Black Narcissus (1947)

Not Rated   |    |  Drama


Black Narcissus (1947) Poster

A group of nuns struggle to establish a convent in the Himalayas, while isolation, extreme weather, altitude, and culture clashes all conspire to drive the well-intentioned missionaries mad.


7.8/10
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  • Black Narcissus (1947)
  • Black Narcissus (1947)
  • Deborah Kerr and Kathleen Byron in Black Narcissus (1947)
  • Jean Simmons in Black Narcissus (1947)
  • Kathleen Byron in Black Narcissus (1947)
  • Deborah Kerr and Jean Simmons in Black Narcissus (1947)

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24 April 2006 | evanston_dad
10
| A Hypnotic and Dazzling Film
This spellbinding movie from that spellbinding film-making team (Powell and Pressburger) is another entry in the long line of literary and film stories that revolve around British restraint and repression unraveling under the force of mysterious foreign cultures (usually Eastern and frequently Indian), and it's one of the best.

A group of nuns travel to the Himalayas to do missionary work among the natives, but instead find themselves coming under the mystical spell of the place and people around them. Deborah Kerr is stunning as the head nun, who's determined to maintain order and British civility at all costs. I still can't decide whether this or "The Innocents" (1961) gave her her best role. At the other extreme is Kathleen Byron's Sister Ruth, who renounces her vows, paints her lips bright red, and engages in a fierce battle of wills with Kerr. What follows is a film that is surprisingly sexual, erotic and wild.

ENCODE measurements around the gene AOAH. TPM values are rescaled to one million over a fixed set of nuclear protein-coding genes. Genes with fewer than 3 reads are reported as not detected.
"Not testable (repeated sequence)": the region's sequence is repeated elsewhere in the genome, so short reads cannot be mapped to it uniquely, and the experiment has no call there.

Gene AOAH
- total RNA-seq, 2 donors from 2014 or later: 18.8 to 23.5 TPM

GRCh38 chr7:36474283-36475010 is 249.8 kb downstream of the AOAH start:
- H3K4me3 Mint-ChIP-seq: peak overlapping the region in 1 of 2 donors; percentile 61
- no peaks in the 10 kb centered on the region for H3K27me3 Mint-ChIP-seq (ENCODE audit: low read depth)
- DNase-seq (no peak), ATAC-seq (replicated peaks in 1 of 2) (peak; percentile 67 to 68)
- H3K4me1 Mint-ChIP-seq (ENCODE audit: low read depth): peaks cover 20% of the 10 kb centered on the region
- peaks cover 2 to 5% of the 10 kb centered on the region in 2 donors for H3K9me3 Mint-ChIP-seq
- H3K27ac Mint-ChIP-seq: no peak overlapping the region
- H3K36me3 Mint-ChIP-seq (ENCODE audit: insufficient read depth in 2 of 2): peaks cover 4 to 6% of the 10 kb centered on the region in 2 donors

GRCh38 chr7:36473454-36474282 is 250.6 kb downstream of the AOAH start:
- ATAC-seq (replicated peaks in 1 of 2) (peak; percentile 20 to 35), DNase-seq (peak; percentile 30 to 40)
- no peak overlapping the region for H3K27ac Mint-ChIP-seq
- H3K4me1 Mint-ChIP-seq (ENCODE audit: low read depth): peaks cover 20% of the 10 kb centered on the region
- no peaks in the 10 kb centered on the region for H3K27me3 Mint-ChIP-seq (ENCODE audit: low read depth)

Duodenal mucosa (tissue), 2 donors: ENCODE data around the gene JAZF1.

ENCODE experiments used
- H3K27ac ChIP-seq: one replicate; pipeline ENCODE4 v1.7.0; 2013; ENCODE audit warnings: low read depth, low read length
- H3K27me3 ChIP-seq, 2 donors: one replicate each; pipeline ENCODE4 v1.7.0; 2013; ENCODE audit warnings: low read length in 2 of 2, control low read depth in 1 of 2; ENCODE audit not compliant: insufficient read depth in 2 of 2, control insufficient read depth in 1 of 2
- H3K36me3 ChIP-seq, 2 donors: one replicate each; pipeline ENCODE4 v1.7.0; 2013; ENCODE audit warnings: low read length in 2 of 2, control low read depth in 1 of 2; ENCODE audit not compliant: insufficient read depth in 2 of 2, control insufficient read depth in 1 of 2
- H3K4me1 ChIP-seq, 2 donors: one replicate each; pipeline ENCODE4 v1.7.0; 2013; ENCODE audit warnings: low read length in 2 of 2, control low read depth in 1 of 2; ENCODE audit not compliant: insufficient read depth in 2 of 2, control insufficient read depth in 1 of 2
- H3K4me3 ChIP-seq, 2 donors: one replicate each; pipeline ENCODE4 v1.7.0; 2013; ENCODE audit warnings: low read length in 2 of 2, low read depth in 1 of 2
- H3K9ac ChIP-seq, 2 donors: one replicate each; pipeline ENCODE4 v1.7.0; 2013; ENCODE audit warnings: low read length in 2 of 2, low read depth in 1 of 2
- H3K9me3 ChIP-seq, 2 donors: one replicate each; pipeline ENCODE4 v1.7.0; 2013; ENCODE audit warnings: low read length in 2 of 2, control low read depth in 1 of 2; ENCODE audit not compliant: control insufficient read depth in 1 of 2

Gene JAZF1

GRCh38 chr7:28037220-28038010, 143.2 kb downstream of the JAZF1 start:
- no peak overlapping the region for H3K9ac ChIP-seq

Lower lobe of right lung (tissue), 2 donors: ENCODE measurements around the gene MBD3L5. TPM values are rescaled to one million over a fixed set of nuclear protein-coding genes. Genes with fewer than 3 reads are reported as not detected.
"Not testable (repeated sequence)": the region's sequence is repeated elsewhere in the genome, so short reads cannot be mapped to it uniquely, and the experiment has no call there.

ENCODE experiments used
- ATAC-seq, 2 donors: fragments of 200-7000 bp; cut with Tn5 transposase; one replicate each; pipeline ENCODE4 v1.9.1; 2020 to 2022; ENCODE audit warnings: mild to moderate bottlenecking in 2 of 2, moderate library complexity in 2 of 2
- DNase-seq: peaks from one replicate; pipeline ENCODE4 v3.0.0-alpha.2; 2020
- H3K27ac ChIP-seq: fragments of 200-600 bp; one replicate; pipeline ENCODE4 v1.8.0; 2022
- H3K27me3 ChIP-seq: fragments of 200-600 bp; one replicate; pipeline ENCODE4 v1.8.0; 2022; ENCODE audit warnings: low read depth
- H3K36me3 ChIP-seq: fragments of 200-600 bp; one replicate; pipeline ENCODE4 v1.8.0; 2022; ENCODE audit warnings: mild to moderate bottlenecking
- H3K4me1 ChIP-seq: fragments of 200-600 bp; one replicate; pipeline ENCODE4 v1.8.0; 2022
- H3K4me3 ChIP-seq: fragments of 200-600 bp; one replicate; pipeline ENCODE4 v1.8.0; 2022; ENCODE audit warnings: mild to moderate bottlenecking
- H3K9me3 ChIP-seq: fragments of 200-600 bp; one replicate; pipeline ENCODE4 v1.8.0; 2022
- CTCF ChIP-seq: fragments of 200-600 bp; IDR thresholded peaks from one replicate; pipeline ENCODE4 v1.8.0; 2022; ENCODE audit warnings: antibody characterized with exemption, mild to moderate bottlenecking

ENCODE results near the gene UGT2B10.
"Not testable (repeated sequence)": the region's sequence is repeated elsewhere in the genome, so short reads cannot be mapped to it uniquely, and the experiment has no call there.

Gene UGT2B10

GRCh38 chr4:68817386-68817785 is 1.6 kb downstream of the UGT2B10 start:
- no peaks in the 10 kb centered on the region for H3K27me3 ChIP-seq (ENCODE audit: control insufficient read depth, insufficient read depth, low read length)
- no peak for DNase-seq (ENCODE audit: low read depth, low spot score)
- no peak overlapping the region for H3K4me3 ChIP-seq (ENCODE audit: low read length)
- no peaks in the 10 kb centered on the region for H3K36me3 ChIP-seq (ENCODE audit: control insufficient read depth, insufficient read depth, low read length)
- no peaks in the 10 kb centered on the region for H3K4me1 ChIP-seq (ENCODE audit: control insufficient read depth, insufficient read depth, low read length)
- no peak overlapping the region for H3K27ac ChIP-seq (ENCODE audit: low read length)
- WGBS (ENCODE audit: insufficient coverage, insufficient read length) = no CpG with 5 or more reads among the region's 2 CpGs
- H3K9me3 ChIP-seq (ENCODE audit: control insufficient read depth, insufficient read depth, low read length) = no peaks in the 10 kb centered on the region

Powell and Pressburger are experts at using color. Instead of employing their Technicolor to simply make their film look pretty, the color almost becomes a character in itself, creating a feverish, hyper-realistic glow to the film. Legendary cameraman Jack Cardiff is responsible for the sterling and Oscar-winning cinematography. Equally stunning is the art direction, which created very realistic mountains out of papier-mache.

A simply sensational film, one that holds up completely and could be watched again and again. This and "Out of the Past" vie in my esteem for best film released in 1947.

Grade: A+

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